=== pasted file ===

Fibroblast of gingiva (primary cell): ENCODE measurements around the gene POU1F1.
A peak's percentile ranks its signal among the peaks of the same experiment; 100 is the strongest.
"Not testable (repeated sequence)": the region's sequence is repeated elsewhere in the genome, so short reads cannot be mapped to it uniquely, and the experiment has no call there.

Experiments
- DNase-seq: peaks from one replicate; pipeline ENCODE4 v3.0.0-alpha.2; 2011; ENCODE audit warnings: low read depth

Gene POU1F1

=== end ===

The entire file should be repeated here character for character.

Fibroblast of gingiva (primary cell): ENCODE measurements around the gene POU1F1.
A peak's percentile ranks its signal among the peaks of the same experiment; 100 is the strongest.
"Not testable (repeated sequence)": the region's sequence is repeated elsewhere in the genome, so short reads cannot be mapped to it uniquely, and the experiment has no call there.

Experiments
- DNase-seq: peaks from one replicate; pipeline ENCODE4 v3.0.0-alpha.2; 2011; ENCODE audit warnings: low read depth

Gene POU1F1